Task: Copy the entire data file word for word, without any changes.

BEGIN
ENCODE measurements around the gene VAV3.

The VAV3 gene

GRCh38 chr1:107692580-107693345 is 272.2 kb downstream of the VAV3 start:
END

ENCODE measurements around the gene VAV3.

The VAV3 gene

GRCh38 chr1:107692580-107693345 is 272.2 kb downstream of the VAV3 start: